Debora also spoke to the importance of FSOP in increasing the marketing potential for farmers’ products, which is particularly important given that the COVID-19 pandemic has led to the loss of markets and revenue for local and regional producers. Debora highlighted the need for USDA field staff to have a good understanding of all programs available to farmers so that farmers are aware of all the available options and can make informed decisions about which programs will most benefit their farms and their bottom lines based upon information provided by the field staff. Debora explained, “no one size fits all when it comes to agriculture,” highlighting the need for increased outreach and improved training for all USDA field staff.
Ryan and Katie’s produce operation consists of 15 acres of diversified vegetables and small fruits, six greenhouses, and 170 acres of row crop production in Dwight, NE. Ryan and Katie met with Representative Fortenberry’s (R-NE) office to discuss VAPG, SARE, and conservation programs like the Environmental Quality Incentives Program (EQIP). Ryan and Katie used VAPG funding to build a packing shed on their farm that allows them to wash and pack all of their produce.
Ryan and Katie also used EQIP funding to build their first high tunnel on their farm. In 2019, they began their first year of a three-year cover crop EQIP program. They were also able to use this funding to buy a no-till grain drill and pay for cover crop seed in 2019.
They have also benefited from the many SARE research reports that come out each year, and have had a broccoli variety trial funded by SARE in the past. They recently submitted project proposals for SARE to investigate new vegetable varieties and growing practices in Nebraska. Ryan and Katie emphasized the importance of SARE research because it is directed by the farmers for the farmers, and not by a company trying to sell technology or products.
Gail, a veteran farmer from Onaga, KS, raises beef cattle, dairy goats, meat goats, meat sheep and wool sheep on her farm in Kansas. Gail met with Representative Moran’s (R-KS) to discuss critical funding for SARE. Gail noted that SARE is a great resource for developing a multi-species grazing operation like the one she has in Kansas. Multi-species pasture rotation and apiaries are two of the subjects Gail and her husband are looking forward to utilizing in the future through SARE program research.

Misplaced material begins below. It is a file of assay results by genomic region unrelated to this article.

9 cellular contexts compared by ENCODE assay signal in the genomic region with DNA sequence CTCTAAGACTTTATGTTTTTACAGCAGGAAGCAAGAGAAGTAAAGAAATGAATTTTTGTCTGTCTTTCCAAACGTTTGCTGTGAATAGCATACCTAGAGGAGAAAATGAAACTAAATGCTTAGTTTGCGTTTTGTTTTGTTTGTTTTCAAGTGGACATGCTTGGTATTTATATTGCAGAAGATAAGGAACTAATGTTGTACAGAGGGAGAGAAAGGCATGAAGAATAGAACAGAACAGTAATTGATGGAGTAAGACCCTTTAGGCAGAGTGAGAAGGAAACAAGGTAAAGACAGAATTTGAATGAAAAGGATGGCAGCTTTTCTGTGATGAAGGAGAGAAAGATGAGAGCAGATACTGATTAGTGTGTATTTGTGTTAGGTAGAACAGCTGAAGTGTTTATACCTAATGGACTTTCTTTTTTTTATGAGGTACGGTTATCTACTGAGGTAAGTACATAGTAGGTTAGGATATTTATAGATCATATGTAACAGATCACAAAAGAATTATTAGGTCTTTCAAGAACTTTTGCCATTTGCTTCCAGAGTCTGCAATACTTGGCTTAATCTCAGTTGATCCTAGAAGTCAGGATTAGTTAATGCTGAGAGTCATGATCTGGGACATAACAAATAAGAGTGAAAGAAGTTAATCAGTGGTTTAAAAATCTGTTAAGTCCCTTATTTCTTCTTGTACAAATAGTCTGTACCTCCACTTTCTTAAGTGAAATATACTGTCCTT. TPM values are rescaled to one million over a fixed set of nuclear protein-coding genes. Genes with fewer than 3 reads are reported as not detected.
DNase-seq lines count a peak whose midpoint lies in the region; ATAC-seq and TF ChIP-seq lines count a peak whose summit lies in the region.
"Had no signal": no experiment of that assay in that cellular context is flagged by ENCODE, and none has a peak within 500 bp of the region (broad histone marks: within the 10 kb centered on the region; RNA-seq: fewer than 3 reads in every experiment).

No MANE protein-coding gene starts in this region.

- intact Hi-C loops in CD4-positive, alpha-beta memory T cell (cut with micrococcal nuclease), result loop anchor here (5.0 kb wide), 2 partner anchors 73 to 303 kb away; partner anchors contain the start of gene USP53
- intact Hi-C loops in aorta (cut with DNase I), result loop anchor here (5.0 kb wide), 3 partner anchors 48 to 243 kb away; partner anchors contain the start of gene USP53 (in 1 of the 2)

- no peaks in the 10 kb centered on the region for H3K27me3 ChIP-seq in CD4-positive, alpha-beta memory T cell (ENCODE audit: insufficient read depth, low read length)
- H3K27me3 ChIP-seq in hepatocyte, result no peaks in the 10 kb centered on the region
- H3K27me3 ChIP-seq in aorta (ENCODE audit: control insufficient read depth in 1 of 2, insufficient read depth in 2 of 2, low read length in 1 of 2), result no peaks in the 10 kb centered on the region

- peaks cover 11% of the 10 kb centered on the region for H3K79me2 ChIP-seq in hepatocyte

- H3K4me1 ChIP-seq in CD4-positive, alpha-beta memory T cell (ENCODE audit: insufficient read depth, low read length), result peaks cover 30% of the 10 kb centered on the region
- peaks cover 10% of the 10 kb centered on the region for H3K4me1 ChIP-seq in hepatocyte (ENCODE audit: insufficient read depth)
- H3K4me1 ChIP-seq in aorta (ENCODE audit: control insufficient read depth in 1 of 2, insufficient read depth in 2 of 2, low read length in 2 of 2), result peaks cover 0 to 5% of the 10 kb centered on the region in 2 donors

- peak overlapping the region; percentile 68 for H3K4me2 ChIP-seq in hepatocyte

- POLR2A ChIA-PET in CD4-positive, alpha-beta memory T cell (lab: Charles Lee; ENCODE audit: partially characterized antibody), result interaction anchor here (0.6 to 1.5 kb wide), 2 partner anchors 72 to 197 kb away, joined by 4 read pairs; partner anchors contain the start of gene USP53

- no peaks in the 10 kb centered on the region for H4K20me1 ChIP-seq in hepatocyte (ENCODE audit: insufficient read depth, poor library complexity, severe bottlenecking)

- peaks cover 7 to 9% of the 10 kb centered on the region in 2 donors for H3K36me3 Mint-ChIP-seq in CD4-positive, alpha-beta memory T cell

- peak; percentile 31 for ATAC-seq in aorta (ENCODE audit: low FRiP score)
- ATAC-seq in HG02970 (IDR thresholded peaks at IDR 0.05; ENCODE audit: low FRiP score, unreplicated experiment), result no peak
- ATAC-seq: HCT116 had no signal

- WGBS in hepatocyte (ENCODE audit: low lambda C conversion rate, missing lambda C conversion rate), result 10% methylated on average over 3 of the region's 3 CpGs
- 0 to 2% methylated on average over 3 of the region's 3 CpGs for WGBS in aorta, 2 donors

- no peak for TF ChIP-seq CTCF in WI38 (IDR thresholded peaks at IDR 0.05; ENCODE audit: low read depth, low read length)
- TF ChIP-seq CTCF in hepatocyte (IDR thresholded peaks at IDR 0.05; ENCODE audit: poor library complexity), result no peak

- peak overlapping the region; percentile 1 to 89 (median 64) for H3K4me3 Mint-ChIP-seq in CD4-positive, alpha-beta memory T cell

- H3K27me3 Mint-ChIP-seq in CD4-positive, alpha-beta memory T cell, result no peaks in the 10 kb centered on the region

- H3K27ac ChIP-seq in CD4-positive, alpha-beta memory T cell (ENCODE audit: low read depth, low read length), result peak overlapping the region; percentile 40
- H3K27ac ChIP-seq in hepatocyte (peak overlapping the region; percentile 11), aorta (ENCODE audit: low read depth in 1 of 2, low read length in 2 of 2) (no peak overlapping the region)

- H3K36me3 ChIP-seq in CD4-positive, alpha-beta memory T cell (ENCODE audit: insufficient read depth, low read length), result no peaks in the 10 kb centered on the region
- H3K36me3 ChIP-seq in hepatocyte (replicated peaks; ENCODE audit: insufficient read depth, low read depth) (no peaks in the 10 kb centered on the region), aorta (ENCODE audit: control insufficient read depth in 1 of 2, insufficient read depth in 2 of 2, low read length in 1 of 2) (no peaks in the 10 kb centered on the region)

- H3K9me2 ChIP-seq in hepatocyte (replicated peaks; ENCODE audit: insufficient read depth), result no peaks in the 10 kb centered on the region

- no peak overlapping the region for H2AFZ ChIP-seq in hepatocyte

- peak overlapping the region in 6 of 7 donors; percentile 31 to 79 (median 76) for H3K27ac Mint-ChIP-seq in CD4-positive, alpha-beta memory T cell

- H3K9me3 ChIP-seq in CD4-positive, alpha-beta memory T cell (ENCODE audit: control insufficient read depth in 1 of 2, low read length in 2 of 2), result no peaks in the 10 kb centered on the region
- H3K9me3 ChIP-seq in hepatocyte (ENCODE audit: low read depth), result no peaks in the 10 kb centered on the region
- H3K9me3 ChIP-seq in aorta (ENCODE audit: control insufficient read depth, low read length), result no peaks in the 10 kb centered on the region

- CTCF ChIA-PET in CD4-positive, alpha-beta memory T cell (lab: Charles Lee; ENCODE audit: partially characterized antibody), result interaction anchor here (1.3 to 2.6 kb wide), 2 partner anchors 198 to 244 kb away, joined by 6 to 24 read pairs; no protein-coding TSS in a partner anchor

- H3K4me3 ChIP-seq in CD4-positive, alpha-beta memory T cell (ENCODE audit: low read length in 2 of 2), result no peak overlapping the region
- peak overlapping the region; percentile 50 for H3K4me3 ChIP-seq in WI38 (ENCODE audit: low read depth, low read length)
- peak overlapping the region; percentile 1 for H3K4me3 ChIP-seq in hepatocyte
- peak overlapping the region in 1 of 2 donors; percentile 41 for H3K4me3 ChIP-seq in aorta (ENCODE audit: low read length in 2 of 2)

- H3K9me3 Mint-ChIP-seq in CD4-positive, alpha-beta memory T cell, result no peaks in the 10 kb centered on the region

Gail also emphasized the need for better tax policy and farm policy in general to help with land purchases, particularly with intergenerational and family land transfers. She mentioned Capital gains tax makes it really hard for intergenerational and inter-family land transfer and purchasing to keep family farms in the family.
Gail and her husband are also hoping to participate in their local SAVE Farm, which provides pathways to veteran farmers and gives transitioning military members meaningful skills and job opportunities in agriculture. Given the current health crisis, they have been having difficulty arranging dates and times to visit.
NSAC is grateful to all of the virtual fly-in participants for taking the time to share their stories and advocate for the programs and policies that support their work and farms – especially during such a chaotic time. NSAC will continue to stay engaged in the appropriations process, which will include making recommendations to appropriators on ways in which Fiscal Year 2021 decisions can be targeted towards addressing the longer term economic recovery that will need to take place once the COVID-19 pandemic has subsided.
For updates on the budget and appropriations processes, click here.
Categories: Budget and Appropriations